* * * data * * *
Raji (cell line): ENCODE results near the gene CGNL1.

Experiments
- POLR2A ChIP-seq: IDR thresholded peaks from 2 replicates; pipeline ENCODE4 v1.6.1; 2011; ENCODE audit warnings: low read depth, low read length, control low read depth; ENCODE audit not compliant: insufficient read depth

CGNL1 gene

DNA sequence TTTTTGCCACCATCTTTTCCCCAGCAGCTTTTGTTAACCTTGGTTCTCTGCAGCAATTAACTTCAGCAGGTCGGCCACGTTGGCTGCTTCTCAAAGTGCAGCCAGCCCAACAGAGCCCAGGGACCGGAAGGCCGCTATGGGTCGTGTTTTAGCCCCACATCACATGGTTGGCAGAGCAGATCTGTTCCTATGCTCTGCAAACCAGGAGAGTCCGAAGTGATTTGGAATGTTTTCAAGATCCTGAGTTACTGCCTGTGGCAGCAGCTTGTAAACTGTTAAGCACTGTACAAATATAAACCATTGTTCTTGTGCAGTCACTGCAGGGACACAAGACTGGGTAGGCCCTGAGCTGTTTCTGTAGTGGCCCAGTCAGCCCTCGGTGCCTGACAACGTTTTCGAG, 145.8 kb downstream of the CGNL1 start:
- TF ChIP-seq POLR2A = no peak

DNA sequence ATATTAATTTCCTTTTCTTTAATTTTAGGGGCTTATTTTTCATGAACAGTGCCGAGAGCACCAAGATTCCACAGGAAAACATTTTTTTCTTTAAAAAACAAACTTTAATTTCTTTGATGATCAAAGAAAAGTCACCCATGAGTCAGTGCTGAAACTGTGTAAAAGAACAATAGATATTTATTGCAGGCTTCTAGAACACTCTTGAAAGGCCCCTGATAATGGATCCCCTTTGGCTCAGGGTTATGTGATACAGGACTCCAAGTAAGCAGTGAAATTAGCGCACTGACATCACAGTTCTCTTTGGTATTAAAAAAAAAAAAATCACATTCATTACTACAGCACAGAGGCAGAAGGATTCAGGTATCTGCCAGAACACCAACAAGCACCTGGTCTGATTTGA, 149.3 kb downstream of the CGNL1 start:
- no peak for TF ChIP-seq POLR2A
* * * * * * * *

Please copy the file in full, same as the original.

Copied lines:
Raji (cell line): ENCODE results near the gene CGNL1.

Experiments
- POLR2A ChIP-seq: IDR thresholded peaks from 2 replicates; pipeline ENCODE4 v1.6.1; 2011; ENCODE audit warnings: low read depth, low read length, control low read depth; ENCODE audit not compliant: insufficient read depth

CGNL1 gene

DNA sequence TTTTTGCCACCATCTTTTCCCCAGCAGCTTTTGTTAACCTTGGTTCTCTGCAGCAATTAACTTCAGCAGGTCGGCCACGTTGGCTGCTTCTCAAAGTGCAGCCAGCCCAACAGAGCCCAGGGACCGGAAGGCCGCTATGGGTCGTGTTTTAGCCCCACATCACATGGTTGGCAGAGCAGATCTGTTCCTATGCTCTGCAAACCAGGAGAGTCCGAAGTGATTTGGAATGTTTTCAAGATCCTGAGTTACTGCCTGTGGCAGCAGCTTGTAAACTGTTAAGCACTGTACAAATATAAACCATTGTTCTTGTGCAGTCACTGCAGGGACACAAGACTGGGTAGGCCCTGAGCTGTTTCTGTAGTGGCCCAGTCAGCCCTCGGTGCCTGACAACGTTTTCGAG, 145.8 kb downstream of the CGNL1 start:
- TF ChIP-seq POLR2A = no peak

DNA sequence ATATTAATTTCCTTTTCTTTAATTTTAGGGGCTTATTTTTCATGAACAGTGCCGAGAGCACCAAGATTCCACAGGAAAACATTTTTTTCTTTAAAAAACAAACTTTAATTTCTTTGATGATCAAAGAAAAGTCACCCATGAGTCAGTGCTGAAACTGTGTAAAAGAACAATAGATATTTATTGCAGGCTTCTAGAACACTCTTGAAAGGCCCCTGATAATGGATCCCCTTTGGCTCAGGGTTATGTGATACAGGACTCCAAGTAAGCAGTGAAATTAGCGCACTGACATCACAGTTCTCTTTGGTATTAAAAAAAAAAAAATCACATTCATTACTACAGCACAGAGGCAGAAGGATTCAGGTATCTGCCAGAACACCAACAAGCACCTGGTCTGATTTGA, 149.3 kb downstream of the CGNL1 start:
- no peak for TF ChIP-seq POLR2A